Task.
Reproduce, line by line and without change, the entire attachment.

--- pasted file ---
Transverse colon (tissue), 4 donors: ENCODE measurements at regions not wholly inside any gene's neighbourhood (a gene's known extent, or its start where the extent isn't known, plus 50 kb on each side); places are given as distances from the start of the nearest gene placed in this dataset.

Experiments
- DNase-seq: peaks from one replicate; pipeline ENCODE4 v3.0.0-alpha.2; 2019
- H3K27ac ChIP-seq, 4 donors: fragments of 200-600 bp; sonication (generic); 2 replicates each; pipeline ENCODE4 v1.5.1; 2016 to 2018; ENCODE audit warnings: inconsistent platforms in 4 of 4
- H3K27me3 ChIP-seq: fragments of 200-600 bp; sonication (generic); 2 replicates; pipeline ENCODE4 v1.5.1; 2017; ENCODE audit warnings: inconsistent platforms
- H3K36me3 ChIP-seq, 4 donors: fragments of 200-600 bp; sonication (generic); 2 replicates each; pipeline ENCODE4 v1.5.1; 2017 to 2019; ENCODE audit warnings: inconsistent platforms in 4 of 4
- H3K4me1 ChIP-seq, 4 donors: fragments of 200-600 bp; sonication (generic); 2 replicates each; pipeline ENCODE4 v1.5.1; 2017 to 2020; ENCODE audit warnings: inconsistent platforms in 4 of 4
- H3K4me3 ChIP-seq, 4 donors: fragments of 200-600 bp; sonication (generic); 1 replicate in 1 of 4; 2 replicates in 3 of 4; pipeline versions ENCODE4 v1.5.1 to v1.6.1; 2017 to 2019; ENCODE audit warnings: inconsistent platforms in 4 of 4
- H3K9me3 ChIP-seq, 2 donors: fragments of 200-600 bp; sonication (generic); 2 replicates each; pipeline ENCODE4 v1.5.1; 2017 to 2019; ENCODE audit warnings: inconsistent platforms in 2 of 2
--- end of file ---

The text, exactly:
Transverse colon (tissue), 4 donors: ENCODE measurements at regions not wholly inside any gene's neighbourhood (a gene's known extent, or its start where the extent isn't known, plus 50 kb on each side); places are given as distances from the start of the nearest gene placed in this dataset.

Experiments
- DNase-seq: peaks from one replicate; pipeline ENCODE4 v3.0.0-alpha.2; 2019
- H3K27ac ChIP-seq, 4 donors: fragments of 200-600 bp; sonication (generic); 2 replicates each; pipeline ENCODE4 v1.5.1; 2016 to 2018; ENCODE audit warnings: inconsistent platforms in 4 of 4
- H3K27me3 ChIP-seq: fragments of 200-600 bp; sonication (generic); 2 replicates; pipeline ENCODE4 v1.5.1; 2017; ENCODE audit warnings: inconsistent platforms
- H3K36me3 ChIP-seq, 4 donors: fragments of 200-600 bp; sonication (generic); 2 replicates each; pipeline ENCODE4 v1.5.1; 2017 to 2019; ENCODE audit warnings: inconsistent platforms in 4 of 4
- H3K4me1 ChIP-seq, 4 donors: fragments of 200-600 bp; sonication (generic); 2 replicates each; pipeline ENCODE4 v1.5.1; 2017 to 2020; ENCODE audit warnings: inconsistent platforms in 4 of 4
- H3K4me3 ChIP-seq, 4 donors: fragments of 200-600 bp; sonication (generic); 1 replicate in 1 of 4; 2 replicates in 3 of 4; pipeline versions ENCODE4 v1.5.1 to v1.6.1; 2017 to 2019; ENCODE audit warnings: inconsistent platforms in 4 of 4
- H3K9me3 ChIP-seq, 2 donors: fragments of 200-600 bp; sonication (generic); 2 replicates each; pipeline ENCODE4 v1.5.1; 2017 to 2019; ENCODE audit warnings: inconsistent platforms in 2 of 2